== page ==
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Using expert system technology to foster innovation.

Using Expert System Technology to Foster Innovation

Introduction

In today's highly competitive environment, there is an increasing need for organizations to foster innovation. Consider, for example, American Hospital Supply; it was the first to install on-line order entry terminals in hospitals. As a result, it now dominates the medical supply industry. This is just one of several cases where organizations have used technology for competitive advantage [5]. Expert system technology has the potential for satisfying many needs in management today. In particular, expert system technology can be used to foster innovation.

The objective of this article is to illustrate how expert system technology can be used to support, implement, and stimulate innovation. The article presents a brief introduction to expert system technology and the benefits of combining Lotus worksheets with expert systems. This provides the groundwork for a case study in supporting innovation. To illustrate the implementation of innovations, American Express' Authorization Advisor and Coopers & Lybrand's Exper-Tax are reviewed. The article concludes with a discussion of how expert system technology can be used to stimulate innovation in a business planning environment.

Expert Systems Technology

Since the mid-1970s, specialized computer programs have been developed to aid physicians in treating infections, geologists in locating mineral deposits, and engineers in configuring computers. Because these computer programs solved tasks performed by experts, they have been called expert systems. The generalized techniques employed by these computer programs have been termed expert system technology. Several vendors have developed software packages which utilize this technology. These packages are called expert system tools.

These system tools make it possible to develop an expert system more quickly and inexpensive than if general purpose languages, such as COBOL or FORTRAN, are used [3]. Most expert system tools have a generic structure consisting of at least two parts - the knowledge base and the inference engine. The knowledge base is similar to a database. In conventional programming, a database contains records with values of data items, which a program uses to compute its output, for example, a payroll. In a similar fashion, an expert system tool uses a knowledge base which contains explicit rules and facts. Just as a conventional program can easily process a different database and compute the payroll for another organization, so too an expert system tool can process a different knowledge base and conduct a different consultation. The execution of a knowledge base is called a consultation, because historically an expert system mimicked a consultation with an expert.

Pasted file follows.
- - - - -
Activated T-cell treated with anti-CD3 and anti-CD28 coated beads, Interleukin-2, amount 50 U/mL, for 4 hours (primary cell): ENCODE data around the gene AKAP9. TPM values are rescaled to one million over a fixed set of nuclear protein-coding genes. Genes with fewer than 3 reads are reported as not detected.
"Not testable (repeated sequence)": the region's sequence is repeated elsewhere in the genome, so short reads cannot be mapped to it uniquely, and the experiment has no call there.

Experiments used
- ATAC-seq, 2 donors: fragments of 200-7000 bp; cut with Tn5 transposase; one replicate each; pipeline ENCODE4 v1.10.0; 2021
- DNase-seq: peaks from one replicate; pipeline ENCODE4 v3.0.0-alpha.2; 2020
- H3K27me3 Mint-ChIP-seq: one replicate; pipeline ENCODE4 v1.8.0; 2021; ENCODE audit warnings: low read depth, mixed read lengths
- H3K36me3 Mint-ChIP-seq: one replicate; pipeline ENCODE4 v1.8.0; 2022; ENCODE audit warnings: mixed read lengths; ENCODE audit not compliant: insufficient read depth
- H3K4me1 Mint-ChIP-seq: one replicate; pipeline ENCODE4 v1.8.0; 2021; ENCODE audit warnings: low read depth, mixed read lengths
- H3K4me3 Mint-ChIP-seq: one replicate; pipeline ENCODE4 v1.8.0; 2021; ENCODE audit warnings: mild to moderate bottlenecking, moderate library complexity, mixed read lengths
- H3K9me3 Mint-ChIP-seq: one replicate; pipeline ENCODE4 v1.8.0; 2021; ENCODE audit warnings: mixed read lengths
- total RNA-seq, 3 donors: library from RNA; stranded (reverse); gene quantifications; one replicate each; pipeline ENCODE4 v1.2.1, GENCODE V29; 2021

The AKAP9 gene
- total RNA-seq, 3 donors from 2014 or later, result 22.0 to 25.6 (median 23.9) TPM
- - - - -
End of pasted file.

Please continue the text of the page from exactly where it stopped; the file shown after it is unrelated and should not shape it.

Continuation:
The second component of an expert system tool is the inference engine. The inference engine is a computer program which performs two major functions. First, it controls the order in which the rules in the knowledge base are executed. Second, it examines existing rules and facts and infers new facts when possible. These capabilities give expert system tools great flexibility compared to conventional programming languages for solving certain tasks.

Lotus Combined with an Expert

System